Nuclear Medicine involves the use of small amounts of radioactive materials (or tracers) to help diagnose and treat a variety of diseases.  Nuclear medicine determines the cause of the medical problem based on the function of the organ, tissue or bone.

In many centers, nuclear medicine images can be superimposed with computed tomography (CT) or magnetic resonance imaging (MRI) to produce special views, a practice known as image fusion or co-registration. These views allow the information from two different exams to be correlated and interpreted on one image, leading to more precise information and accurate diagnoses. In addition, manufacturers are now making single photon emission computed tomography/computed tomography (SPECT/CT) and positron emission tomography/computed tomography (PET/CT) units that are able to perform both imaging exams at the same time. An emerging imaging technology, but not readily available at this time is PET/MRI.

Nuclear medicine, or radionuclide, diagnostic imaging procedures are noninvasive and, with the exception of intravenous injections, are usually painless medical tests that help physicians diagnose and evaluate medical conditions.

These imaging scans use radioactive materials called radiopharmaceuticals or radiotracers.

Nuclear medicine, or radionuclide, diagnostic imaging procedures are noninvasive and, with the exception of intravenous injections, are usually painless medical tests that help physicians diagnose and evaluate medical conditions. These imaging scans use radioactive materials called radiopharmaceuticals or radiotracers.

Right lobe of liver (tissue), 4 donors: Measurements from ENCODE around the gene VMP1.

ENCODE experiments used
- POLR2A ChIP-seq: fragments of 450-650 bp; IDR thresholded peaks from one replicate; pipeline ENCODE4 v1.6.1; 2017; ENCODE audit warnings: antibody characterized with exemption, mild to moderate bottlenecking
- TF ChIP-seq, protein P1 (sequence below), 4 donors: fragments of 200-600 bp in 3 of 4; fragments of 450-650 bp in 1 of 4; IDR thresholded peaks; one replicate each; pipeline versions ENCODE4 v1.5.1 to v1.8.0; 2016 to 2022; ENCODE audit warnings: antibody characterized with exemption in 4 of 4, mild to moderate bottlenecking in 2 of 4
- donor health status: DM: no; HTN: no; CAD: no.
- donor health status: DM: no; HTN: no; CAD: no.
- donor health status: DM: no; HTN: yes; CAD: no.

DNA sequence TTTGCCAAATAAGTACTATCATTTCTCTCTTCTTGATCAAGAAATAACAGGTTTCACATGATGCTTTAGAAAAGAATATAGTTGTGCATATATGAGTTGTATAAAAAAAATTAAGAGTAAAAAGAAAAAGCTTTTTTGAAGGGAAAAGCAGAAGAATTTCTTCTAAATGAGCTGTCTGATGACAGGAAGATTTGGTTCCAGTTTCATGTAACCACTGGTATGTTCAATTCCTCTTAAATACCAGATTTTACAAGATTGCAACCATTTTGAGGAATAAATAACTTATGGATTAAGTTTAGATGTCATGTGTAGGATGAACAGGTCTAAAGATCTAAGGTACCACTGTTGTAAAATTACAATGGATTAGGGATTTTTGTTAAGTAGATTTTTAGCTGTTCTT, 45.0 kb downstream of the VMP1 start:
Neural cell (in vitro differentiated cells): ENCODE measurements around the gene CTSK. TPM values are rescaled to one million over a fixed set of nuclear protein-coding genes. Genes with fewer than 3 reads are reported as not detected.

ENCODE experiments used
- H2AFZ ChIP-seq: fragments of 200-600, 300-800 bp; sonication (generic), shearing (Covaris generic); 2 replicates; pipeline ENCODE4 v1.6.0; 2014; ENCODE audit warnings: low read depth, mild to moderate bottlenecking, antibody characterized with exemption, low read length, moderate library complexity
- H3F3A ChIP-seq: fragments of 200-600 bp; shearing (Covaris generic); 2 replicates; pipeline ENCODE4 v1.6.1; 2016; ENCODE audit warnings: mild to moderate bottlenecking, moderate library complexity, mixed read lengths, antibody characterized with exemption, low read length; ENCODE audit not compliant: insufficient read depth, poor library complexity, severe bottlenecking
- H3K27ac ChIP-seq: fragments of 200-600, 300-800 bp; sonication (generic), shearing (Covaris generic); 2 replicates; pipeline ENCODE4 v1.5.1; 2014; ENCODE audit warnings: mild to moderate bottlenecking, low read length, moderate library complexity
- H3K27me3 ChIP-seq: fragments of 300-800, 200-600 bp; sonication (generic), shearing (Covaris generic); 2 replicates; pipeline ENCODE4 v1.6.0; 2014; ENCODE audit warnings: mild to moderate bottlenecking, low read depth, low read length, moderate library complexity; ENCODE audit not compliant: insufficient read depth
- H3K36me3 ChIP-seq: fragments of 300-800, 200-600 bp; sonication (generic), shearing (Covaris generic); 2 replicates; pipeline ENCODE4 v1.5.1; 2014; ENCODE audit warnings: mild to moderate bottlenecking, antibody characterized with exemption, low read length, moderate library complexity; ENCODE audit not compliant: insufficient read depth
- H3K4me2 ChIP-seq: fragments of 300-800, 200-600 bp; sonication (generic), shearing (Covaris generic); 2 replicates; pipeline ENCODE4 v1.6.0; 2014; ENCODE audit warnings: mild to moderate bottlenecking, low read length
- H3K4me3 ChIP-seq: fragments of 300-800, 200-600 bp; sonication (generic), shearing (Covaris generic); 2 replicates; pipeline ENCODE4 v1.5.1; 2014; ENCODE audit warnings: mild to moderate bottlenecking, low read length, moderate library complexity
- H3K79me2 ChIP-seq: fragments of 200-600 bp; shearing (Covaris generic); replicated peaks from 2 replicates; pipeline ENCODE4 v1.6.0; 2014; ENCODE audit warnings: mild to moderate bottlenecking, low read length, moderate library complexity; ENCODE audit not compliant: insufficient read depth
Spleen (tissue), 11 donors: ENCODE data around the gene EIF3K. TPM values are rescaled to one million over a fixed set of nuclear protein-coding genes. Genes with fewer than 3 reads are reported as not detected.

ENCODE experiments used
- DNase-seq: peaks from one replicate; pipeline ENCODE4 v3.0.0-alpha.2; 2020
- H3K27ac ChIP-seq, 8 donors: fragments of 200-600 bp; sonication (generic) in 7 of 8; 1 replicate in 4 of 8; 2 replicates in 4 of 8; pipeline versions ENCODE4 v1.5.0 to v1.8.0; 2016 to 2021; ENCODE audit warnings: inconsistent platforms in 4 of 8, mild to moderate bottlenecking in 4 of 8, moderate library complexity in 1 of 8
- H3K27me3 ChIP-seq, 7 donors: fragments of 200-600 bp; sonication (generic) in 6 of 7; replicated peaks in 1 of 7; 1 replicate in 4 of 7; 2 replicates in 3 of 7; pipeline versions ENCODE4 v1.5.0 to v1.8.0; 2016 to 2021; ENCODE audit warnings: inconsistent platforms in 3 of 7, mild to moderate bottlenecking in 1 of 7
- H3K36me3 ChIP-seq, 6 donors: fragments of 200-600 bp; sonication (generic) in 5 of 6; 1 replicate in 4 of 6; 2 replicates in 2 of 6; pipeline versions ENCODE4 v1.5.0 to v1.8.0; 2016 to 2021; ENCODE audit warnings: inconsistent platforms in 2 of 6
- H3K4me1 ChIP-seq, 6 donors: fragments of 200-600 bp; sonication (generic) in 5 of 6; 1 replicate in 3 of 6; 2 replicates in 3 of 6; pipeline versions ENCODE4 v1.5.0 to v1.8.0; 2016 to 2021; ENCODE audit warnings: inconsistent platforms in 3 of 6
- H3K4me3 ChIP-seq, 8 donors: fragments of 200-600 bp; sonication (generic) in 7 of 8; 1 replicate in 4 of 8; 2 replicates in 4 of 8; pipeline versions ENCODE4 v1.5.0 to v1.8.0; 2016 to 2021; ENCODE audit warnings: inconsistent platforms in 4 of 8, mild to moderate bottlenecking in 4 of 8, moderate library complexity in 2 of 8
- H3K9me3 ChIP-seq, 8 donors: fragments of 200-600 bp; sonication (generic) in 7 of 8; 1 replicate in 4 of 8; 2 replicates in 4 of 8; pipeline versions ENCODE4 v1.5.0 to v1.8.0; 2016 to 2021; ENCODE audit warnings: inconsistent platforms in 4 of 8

Depending on the type of nuclear medicine exam, the radiotracer is either injected into the body, swallowed or inhaled as a gas and eventually accumulates in the organ or area of the body being examined. Radioactive emissions from the radiotracer are detected by a special camera or imaging device that produces pictures and detailed molecular information.

Millions of nuclear medicine tests are performed each year in the United States alone.  Nuclear medicine tests (also known as scans, examinations or procedures) are safe and painless.  In a nuclear medicine test, the radioactive material is introduced into the body by injection or swallowing.  Generally, nuclear medicine tests are not recommended for pregnant women because unborn babies have a greater sensitivity to radiation than children or adults.

If you are pregnant or think that you may be pregnant, your doctor may order a different type of diagnostic test.

Nuclear medicine scans are commonly performed to:

  • Stage cancer by determining the presence or spread of cancer in various parts of the body
  • Analyze native and transplant kidney function
  • Scan lungs for respiratory and blood flow problems
  • Evaluate bones for fractures, infection and arthritis
  • Investigate abnormalities in the brain, such as seizures, memory loss and abnormalities in blood flow